Love at First Dive

May 15, 2020 Avatar Madison Wallace Madison Wallace

My most memorable travel experience was when I went scuba diving in Fiji. I was staying at the eco-luxury Jean Michel Cousteau Resort, located on the island of Vanua Levu. This resort is world-renowned for its diving center and has access to some of the world’s most spectacular reefs. So, when I was asked if I wanted to get PADI-certified, I couldn’t have given my reply any faster: “Yes!”

Geoff, our incredible dive instructor, taught us the basic scuba skills in the pool. We became familiar with how the dive gear works and went over safe diving practices. That first breath underwater felt so unnatural; it’s strange breathing underwater when you know you shouldn’t be breathing.

Once we had “mastered” the basic skills in the pool, Geoff said that we were ready to go out into the open waters. The dive team packed the boat with air tanks and weights, and we were off. It took us about 15 minutes to arrive at the dive site: Golden Nugget. Not knowing what to expect and hoping nothing was going to go astray, I was excited and nervous at the same time.
We got suited up and plopped in the water backwards off the side of the boat. As I made my way down the rope to decompress, I found that breathing felt more organic than it had in the pool. Maybe it was due to the open water and having space to swim around without worrying about running into someone, or maybe it was because I was distracted by the little fish swimming at my feet. With this overwhelming sense of calmness, all of my worries vanished.
Inching our way closer to the ocean floor, I was captivated by the thousands of vibrant and florescent fish that were swimming about the reef. It was like staring at an underwater rainbow. But a moving one, stirring with life.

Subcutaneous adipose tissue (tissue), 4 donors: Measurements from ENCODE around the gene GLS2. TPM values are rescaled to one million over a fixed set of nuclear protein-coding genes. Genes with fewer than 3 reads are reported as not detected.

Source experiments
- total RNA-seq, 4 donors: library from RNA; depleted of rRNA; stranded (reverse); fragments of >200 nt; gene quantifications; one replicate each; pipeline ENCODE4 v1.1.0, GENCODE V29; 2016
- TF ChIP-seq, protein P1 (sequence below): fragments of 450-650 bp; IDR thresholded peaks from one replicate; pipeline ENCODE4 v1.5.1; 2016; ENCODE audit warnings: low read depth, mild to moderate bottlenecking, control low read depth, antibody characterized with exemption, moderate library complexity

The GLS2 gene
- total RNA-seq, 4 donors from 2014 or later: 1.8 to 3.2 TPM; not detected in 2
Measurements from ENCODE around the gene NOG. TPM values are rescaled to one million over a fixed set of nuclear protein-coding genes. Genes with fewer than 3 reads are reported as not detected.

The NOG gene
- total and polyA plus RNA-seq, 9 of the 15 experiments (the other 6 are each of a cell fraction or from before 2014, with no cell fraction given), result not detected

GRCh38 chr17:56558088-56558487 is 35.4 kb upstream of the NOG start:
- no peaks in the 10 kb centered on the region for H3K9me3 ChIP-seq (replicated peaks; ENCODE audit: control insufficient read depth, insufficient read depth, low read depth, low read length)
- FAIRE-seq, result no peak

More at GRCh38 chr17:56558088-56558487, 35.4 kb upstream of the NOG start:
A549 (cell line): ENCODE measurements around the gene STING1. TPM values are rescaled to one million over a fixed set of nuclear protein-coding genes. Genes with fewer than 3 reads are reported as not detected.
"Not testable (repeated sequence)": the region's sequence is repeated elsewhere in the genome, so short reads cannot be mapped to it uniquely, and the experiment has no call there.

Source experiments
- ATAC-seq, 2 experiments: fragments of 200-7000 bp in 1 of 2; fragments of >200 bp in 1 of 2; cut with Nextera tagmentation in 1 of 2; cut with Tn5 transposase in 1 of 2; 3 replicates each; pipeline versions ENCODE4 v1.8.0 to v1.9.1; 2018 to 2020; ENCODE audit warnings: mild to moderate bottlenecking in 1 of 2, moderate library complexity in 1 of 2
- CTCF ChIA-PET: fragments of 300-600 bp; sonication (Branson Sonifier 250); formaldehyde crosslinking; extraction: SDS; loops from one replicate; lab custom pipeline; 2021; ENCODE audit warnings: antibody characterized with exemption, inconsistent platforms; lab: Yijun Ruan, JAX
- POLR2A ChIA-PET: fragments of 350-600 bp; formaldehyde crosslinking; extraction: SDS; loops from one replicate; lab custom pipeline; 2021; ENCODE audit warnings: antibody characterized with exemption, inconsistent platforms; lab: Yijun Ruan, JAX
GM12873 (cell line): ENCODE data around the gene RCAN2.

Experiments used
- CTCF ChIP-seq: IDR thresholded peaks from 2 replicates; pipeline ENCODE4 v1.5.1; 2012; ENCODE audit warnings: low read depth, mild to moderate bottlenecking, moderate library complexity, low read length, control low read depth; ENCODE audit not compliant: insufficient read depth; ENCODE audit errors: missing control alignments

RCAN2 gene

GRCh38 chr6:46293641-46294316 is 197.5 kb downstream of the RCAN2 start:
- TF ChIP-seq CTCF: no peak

As we swam around the coral reef, Geoff had a magnetic magic erase board where he would write down the types of fish and coral to inform us of what we were looking at. It was like taking a marine biology course, but one I was interested in paying attention to.
There was a moment where I stopped swimming and just stared at the reef. I was in such awe of the natural beauty that my jaw would have dropped if I would not have had to worry about water trying to rush in. If I could, I would have stayed there all day. It was pure bliss.

Someone once mentioned that Fiji was the most beautiful destination below the water. Knowing that Fiji was the soft coral capital of the world, I figured this could be true but did not fully understand it. Now that I have experienced it, I could not agree more. It exceeded all expectations.

This dive has inspired me to get scuba-certified, and I am eager to get back in the water. It was love at first dive.
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